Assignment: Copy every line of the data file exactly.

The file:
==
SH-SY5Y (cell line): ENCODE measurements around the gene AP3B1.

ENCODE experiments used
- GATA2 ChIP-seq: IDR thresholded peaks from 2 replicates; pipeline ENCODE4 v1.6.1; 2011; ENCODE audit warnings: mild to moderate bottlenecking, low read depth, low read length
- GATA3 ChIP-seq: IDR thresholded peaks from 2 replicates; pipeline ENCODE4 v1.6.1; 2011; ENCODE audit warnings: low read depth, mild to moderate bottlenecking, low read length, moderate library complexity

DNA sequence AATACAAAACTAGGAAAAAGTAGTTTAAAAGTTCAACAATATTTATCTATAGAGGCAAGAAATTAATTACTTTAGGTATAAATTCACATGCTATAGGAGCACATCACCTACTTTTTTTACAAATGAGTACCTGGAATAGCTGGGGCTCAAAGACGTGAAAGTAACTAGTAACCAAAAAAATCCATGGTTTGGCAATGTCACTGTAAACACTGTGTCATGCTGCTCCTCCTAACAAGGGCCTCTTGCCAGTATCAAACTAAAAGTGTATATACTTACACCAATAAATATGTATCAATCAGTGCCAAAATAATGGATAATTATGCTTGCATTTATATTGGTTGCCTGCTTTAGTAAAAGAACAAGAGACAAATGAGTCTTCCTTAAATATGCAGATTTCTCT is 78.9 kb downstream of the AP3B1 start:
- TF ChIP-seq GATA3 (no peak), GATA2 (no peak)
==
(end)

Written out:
SH-SY5Y (cell line): ENCODE measurements around the gene AP3B1.

ENCODE experiments used
- GATA2 ChIP-seq: IDR thresholded peaks from 2 replicates; pipeline ENCODE4 v1.6.1; 2011; ENCODE audit warnings: mild to moderate bottlenecking, low read depth, low read length
- GATA3 ChIP-seq: IDR thresholded peaks from 2 replicates; pipeline ENCODE4 v1.6.1; 2011; ENCODE audit warnings: low read depth, mild to moderate bottlenecking, low read length, moderate library complexity

DNA sequence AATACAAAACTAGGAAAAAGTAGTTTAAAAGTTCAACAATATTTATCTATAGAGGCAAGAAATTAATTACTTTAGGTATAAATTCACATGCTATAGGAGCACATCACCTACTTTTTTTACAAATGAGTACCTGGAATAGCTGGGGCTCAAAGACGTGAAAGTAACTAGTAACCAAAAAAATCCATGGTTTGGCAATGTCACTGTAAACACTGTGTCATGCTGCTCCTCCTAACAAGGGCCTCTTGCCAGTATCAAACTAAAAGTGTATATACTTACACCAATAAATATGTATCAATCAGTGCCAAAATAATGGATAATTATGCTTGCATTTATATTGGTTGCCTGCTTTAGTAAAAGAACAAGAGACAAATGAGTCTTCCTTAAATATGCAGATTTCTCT is 78.9 kb downstream of the AP3B1 start:
- TF ChIP-seq GATA3 (no peak), GATA2 (no peak)